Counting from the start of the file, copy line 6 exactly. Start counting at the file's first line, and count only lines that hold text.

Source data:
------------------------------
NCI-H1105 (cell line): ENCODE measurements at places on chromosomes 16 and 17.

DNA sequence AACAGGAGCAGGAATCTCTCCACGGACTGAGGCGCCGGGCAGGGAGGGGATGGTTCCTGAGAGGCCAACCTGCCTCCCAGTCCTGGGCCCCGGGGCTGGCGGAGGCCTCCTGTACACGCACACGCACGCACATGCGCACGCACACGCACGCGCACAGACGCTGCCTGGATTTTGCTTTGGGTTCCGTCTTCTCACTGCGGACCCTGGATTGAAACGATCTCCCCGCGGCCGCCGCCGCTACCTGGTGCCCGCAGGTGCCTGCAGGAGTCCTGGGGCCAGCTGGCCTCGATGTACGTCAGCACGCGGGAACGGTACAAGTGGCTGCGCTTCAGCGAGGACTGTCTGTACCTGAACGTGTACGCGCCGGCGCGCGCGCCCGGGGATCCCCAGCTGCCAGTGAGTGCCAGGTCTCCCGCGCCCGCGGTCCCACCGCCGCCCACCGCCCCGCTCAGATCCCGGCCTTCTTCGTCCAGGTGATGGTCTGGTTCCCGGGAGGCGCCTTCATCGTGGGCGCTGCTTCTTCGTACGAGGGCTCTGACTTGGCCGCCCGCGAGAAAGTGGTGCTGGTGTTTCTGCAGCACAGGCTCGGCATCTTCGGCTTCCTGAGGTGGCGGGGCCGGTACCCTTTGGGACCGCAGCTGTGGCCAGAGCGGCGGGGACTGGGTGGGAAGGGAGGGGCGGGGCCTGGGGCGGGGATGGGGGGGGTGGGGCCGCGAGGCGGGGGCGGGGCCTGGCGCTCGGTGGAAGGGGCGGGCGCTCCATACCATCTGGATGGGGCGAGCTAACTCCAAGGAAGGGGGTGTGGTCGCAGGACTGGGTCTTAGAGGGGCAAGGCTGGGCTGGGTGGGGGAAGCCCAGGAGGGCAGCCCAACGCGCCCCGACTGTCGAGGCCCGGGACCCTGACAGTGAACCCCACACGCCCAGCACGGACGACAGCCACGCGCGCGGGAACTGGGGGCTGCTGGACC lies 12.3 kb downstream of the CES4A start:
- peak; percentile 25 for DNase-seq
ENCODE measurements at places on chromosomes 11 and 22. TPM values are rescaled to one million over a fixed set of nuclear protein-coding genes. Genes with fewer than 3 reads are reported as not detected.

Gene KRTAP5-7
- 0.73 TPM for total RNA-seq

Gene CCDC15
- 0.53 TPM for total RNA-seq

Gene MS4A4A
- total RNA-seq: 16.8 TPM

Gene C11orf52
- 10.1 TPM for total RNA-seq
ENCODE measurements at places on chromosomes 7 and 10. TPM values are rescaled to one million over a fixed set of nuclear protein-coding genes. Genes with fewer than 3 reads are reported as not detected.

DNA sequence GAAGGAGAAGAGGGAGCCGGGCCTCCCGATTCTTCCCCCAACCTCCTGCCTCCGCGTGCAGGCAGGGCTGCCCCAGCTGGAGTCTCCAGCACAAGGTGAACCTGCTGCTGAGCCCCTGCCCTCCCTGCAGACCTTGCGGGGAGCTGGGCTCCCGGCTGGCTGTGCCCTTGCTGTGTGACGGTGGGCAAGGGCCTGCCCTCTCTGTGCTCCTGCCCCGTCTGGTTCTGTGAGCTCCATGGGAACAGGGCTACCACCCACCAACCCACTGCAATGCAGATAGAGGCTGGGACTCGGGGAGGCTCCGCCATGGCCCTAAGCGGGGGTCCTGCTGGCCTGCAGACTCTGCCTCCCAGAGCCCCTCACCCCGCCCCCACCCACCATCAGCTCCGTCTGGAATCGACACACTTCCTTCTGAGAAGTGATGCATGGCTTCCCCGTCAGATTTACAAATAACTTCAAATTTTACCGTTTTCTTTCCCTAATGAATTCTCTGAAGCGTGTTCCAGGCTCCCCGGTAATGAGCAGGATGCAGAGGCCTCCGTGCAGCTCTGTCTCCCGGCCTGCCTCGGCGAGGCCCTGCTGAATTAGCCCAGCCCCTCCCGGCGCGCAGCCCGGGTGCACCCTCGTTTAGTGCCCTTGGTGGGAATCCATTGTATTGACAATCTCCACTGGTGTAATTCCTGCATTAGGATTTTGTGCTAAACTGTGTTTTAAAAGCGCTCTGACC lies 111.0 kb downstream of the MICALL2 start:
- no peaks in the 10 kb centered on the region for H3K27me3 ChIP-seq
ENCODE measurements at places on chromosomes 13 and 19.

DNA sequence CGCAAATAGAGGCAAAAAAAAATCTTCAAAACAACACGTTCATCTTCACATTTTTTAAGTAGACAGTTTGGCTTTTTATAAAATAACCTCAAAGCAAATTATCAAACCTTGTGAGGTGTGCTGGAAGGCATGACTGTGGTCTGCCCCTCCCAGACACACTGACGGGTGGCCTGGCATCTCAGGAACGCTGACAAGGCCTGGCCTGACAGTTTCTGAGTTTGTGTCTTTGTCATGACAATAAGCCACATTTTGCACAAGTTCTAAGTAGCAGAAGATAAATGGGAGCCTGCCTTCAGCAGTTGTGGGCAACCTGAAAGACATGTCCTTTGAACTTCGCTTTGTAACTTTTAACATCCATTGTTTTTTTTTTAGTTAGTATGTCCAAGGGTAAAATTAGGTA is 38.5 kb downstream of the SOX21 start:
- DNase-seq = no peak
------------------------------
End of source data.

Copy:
- 0.73 TPM for total RNA-seq